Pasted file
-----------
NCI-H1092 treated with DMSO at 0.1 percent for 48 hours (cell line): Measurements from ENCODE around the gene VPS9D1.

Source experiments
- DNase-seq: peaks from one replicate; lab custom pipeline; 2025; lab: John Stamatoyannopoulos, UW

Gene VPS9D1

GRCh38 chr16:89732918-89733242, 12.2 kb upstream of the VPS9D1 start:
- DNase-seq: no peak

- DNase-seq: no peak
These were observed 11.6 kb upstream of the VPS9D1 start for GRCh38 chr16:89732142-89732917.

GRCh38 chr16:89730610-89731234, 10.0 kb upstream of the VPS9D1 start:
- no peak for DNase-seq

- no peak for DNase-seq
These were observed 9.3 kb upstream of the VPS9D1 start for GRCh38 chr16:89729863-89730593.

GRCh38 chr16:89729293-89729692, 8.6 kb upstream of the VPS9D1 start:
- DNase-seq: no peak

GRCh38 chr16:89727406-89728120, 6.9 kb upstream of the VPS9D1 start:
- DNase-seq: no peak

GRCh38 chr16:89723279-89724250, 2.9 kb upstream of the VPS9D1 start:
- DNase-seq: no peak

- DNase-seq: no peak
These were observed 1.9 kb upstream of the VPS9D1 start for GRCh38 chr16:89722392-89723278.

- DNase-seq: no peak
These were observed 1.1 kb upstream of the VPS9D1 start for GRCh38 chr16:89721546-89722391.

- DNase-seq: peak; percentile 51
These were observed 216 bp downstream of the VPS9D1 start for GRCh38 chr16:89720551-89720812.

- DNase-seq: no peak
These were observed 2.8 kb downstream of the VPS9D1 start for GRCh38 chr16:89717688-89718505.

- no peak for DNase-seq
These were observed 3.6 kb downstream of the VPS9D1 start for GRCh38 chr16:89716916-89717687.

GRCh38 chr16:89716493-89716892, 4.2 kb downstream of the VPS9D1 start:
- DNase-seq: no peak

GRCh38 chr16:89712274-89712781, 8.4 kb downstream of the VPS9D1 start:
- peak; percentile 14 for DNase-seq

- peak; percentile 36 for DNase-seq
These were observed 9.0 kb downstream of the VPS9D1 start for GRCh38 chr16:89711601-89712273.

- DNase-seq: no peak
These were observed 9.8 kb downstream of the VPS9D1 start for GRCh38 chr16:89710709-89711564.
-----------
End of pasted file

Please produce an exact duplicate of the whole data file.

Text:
NCI-H1092 treated with DMSO at 0.1 percent for 48 hours (cell line): Measurements from ENCODE around the gene VPS9D1.

Source experiments
- DNase-seq: peaks from one replicate; lab custom pipeline; 2025; lab: John Stamatoyannopoulos, UW

Gene VPS9D1

GRCh38 chr16:89732918-89733242, 12.2 kb upstream of the VPS9D1 start:
- DNase-seq: no peak

- DNase-seq: no peak
These were observed 11.6 kb upstream of the VPS9D1 start for GRCh38 chr16:89732142-89732917.

GRCh38 chr16:89730610-89731234, 10.0 kb upstream of the VPS9D1 start:
- no peak for DNase-seq

- no peak for DNase-seq
These were observed 9.3 kb upstream of the VPS9D1 start for GRCh38 chr16:89729863-89730593.

GRCh38 chr16:89729293-89729692, 8.6 kb upstream of the VPS9D1 start:
- DNase-seq: no peak

GRCh38 chr16:89727406-89728120, 6.9 kb upstream of the VPS9D1 start:
- DNase-seq: no peak

GRCh38 chr16:89723279-89724250, 2.9 kb upstream of the VPS9D1 start:
- DNase-seq: no peak

- DNase-seq: no peak
These were observed 1.9 kb upstream of the VPS9D1 start for GRCh38 chr16:89722392-89723278.

- DNase-seq: no peak
These were observed 1.1 kb upstream of the VPS9D1 start for GRCh38 chr16:89721546-89722391.

- DNase-seq: peak; percentile 51
These were observed 216 bp downstream of the VPS9D1 start for GRCh38 chr16:89720551-89720812.

- DNase-seq: no peak
These were observed 2.8 kb downstream of the VPS9D1 start for GRCh38 chr16:89717688-89718505.

- no peak for DNase-seq
These were observed 3.6 kb downstream of the VPS9D1 start for GRCh38 chr16:89716916-89717687.

GRCh38 chr16:89716493-89716892, 4.2 kb downstream of the VPS9D1 start:
- DNase-seq: no peak

GRCh38 chr16:89712274-89712781, 8.4 kb downstream of the VPS9D1 start:
- peak; percentile 14 for DNase-seq

- peak; percentile 36 for DNase-seq
These were observed 9.0 kb downstream of the VPS9D1 start for GRCh38 chr16:89711601-89712273.

- DNase-seq: no peak
These were observed 9.8 kb downstream of the VPS9D1 start for GRCh38 chr16:89710709-89711564.